The Making of the Australian Technology Park

Australian Technology Park opened its doors to technology-based tenants, conferences and events in 1996, showcasing and interpreting Eveleigh Workshops' powerful Victorian architecture, its original machinery, tools and fixtures – some of which are still in active use.

In 1989 Tom Forgan accepted a $12,000 consultancy from the University of Sydney to look at the possibility of developing an Advanced Technology park on surplus State Rail land at Eveleigh, in New South Wales.

Tom Forgan received many awards and accolades including The Sydney Museum Eureka Prize

Tom’s reason for accepting the consultancy was that he saw a unique opportunity to address a fundamental flaw in Australia’s development: the constant loss of our world class research and development (R&D) and researchers overseas. Australians did not turn our R&D into product here and we were not meeting our obligation to provide meaningful jobs for our children.

To achieve this vision it was necessary to develop a critical mass through the linking of the University of Sydney, the University of New South Wales and the University of Technology Sydney.

Integration of Research Capability

Having linked the universities it was necessary to integrate their research capability and demonstrate to government their key strengths, which if linked to industry would go a long way to addressing Australia’s poor commercialisation of its R&D.

Bob Carr and Tom Forgan discussing ATPs development c. 1995

The integration of the universities’ research strengths was used to sell the concept to Premier Greiner and resulted in the Premier committing the Eveleigh site to the project subject to satisfactory feasibility. To further enhance the model, education and skills based training were made the centrepiece of ATP to ensure that people were being trained to take our world class R&D to product.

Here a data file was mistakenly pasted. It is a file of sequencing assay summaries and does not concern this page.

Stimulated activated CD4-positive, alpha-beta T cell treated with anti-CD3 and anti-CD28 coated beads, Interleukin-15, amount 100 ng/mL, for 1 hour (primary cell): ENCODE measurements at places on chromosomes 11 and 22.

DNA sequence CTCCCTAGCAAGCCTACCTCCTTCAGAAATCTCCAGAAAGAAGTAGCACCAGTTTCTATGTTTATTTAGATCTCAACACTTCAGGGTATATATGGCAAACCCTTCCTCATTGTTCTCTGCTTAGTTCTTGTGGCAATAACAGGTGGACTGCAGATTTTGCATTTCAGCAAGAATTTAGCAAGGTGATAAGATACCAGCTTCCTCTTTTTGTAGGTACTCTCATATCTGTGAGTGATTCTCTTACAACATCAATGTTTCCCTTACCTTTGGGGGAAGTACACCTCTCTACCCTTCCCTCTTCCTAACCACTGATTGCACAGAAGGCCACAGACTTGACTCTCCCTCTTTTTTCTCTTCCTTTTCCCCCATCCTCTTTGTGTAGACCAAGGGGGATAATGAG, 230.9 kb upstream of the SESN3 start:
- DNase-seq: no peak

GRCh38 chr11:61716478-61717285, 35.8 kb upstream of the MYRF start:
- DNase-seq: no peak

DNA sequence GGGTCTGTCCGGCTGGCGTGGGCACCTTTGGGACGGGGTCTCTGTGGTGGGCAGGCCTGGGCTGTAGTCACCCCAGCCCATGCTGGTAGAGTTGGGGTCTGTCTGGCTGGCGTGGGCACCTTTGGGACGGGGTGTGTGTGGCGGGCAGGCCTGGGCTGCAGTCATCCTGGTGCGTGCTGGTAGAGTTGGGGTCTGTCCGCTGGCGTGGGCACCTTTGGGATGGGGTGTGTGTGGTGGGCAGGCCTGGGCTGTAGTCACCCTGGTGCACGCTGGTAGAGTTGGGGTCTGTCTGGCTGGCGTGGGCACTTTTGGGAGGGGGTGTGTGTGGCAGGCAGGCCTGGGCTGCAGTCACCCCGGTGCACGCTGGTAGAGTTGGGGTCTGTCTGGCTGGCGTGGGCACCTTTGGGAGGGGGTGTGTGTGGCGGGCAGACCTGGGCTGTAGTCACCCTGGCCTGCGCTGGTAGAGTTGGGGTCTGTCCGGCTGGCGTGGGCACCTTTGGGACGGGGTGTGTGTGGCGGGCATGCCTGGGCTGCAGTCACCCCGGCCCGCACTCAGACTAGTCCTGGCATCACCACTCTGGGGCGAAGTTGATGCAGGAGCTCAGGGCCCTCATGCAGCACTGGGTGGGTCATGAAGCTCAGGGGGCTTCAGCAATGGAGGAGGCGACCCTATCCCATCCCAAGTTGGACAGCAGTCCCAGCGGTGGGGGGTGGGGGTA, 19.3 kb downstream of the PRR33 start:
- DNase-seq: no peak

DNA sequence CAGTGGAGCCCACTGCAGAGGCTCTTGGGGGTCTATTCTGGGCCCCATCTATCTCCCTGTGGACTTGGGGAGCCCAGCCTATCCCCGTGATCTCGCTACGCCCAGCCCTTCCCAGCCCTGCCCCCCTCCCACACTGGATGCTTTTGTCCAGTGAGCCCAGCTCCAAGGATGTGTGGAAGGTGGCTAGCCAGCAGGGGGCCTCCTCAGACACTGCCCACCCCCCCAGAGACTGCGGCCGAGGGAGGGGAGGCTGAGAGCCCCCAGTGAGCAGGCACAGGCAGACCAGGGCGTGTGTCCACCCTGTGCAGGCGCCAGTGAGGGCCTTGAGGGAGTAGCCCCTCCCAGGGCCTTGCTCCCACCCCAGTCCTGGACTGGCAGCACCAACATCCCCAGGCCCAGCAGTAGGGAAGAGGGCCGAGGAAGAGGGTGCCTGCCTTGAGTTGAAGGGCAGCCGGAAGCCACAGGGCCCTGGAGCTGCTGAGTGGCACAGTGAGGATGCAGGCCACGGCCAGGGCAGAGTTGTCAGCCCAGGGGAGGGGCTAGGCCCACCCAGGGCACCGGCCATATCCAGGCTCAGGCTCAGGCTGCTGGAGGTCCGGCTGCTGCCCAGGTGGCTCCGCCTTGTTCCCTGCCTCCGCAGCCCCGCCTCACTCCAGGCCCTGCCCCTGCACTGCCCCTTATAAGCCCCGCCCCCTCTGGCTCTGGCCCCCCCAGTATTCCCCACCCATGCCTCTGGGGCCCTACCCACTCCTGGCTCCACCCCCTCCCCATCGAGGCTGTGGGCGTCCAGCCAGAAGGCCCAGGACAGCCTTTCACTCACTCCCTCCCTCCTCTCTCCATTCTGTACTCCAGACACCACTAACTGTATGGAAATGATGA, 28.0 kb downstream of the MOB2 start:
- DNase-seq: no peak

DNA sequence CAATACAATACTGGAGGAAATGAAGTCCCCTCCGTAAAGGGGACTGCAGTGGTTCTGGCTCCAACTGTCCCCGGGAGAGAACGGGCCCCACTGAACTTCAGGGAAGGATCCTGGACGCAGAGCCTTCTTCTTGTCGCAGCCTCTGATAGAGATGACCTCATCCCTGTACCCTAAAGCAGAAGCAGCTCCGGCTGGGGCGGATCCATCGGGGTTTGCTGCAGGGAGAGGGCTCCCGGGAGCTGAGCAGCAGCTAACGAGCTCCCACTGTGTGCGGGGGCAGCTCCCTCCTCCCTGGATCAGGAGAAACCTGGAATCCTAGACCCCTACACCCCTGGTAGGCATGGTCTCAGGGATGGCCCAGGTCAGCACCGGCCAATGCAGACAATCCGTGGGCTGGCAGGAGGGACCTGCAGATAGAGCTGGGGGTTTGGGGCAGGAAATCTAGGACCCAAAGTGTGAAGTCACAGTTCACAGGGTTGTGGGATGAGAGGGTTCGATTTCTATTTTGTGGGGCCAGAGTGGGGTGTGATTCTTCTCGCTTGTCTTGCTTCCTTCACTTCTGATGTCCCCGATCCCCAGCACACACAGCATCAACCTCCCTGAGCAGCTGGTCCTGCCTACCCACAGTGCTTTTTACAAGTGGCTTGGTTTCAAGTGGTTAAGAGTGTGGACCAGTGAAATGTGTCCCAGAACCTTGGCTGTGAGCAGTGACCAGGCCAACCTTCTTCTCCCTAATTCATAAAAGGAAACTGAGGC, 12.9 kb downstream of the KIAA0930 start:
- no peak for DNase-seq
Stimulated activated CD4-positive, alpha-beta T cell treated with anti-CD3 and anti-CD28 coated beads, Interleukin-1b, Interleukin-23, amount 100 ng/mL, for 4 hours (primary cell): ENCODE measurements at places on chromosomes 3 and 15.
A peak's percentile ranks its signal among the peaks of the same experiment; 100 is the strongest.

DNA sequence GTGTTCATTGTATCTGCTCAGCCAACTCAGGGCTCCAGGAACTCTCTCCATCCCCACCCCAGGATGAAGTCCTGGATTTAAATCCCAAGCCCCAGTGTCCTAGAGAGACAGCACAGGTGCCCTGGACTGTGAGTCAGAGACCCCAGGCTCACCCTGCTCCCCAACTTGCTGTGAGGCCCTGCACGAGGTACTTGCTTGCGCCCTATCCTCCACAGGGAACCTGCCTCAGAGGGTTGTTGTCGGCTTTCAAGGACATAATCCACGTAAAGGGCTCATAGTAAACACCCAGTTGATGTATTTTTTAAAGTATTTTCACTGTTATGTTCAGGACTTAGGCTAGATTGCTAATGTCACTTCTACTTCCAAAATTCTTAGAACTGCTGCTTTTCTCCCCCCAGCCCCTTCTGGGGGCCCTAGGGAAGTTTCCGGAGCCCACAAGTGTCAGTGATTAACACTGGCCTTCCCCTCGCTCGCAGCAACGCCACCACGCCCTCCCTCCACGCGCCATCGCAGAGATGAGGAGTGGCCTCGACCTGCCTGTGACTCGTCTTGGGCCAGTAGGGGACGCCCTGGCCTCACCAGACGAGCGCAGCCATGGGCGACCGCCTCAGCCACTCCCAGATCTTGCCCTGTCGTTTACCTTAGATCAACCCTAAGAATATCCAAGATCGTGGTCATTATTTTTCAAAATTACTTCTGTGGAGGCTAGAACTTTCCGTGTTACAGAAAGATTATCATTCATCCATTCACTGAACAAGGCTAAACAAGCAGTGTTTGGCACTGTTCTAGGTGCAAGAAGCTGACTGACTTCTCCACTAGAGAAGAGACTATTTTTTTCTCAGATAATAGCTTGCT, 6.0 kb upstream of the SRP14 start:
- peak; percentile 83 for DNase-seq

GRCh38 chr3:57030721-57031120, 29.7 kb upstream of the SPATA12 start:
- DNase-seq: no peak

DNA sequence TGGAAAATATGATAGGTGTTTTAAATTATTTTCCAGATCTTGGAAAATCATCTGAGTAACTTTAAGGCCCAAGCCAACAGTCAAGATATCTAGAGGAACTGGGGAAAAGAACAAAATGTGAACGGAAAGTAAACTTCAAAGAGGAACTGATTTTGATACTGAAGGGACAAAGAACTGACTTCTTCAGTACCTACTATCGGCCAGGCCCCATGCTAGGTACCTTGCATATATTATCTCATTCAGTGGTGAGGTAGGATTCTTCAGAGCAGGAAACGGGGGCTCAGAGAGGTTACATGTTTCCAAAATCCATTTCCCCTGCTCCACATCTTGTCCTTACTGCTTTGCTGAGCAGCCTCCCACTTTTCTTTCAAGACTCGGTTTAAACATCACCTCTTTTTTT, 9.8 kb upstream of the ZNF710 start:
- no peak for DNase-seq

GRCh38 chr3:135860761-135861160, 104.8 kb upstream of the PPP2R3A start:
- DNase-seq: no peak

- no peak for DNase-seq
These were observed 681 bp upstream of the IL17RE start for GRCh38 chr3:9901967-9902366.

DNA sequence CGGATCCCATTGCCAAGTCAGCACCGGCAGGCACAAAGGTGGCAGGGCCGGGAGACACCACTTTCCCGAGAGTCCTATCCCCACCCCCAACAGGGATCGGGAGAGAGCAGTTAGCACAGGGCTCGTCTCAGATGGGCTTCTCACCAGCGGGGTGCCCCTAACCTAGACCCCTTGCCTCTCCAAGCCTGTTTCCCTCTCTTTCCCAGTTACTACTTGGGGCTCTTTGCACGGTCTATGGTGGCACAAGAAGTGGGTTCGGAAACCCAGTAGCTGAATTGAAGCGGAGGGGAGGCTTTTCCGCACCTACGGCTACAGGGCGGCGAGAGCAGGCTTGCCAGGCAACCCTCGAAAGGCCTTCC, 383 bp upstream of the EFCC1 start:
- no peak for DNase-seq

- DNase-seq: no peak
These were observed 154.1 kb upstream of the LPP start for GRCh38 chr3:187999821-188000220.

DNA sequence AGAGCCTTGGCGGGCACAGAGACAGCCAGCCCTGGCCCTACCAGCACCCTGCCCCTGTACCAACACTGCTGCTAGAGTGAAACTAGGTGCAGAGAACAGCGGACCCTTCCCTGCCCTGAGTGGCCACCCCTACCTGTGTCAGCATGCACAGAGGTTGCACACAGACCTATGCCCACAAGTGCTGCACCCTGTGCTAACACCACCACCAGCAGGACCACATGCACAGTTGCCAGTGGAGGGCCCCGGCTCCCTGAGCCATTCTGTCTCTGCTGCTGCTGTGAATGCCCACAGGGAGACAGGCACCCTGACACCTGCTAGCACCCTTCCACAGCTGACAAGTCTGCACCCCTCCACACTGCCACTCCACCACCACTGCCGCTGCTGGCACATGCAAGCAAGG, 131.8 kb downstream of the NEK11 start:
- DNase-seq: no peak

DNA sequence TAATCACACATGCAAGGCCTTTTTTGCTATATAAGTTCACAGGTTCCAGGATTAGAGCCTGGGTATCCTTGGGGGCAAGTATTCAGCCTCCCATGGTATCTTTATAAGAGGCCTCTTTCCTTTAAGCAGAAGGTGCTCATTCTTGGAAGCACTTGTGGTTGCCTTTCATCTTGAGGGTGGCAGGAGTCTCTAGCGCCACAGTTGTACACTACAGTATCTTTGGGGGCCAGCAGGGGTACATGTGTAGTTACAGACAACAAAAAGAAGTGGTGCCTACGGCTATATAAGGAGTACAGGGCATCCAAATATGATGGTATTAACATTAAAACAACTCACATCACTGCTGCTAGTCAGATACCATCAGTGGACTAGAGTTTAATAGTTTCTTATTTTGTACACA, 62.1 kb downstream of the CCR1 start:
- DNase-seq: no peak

Opposition to the Project

While the selection of the Eveleigh Workshops site was seen as critical to the concept of a university related Technology Park, due to its proximity to the participating universities, transport links and the business community, there was nevertheless broad opposition to the project.

The opposition to the project was so extensive that the land was withdrawn while alternative government owed sites were considered. While this resulted in the universities withdrawing their funding, Tom’s commitment to the project didn’t waiver as he personally invested $67,000 of his own money in the project to keep it going. He also established an office onsite using an old red rattler railway carriage which he refurbished with his family.

Tom Forgan (right) with members of the first ATP Board, c. 1993

The lack of ongoing funds necessitated the use of the old red rattler as an office for two and half years. During this time the carriage received many notable visitors including Senator Button, Ministers, Simon Crean, Peter Baldwin and Ross Free, together with Premier Greiner, Premier Fahey and Premier Carr and as a one off three Russian cosmonauts. The carriage office also hosted regular Board meetings made up of three Vice Chancellors and industry representatives each month at 7.30 am.

The Turning Point

The turning point for the project came about when Premier Fahey agreed to fund the refurbishment and development of the Engine Shop as the National Innovation Centre.

This was followed by significant funding from Federal Minister Brian Howe under the Building Better Cities programme to undertake extensive external works including the decontamination of the whole site, the construction of the amphitheatre and the new link to Redfern station.

High Tech Development

As the ATP was to be a Technology Park both in name and nature it was essential that tenants and visitors alike would receive a technological experience. This was achieved by providing single mode, multi-mode and dark fibre providing both a test site and individual tenant access to high performance computing.

Tenants and visitors also experience through the preservation and conservation of all remaining heritage and an experience of a link between the industrial age and our technological age, in short railways to superhighways.

The ATP is recognised both nationally and internationally as a world class Technology Park.

By Dr Tom Forgan
19 November 2015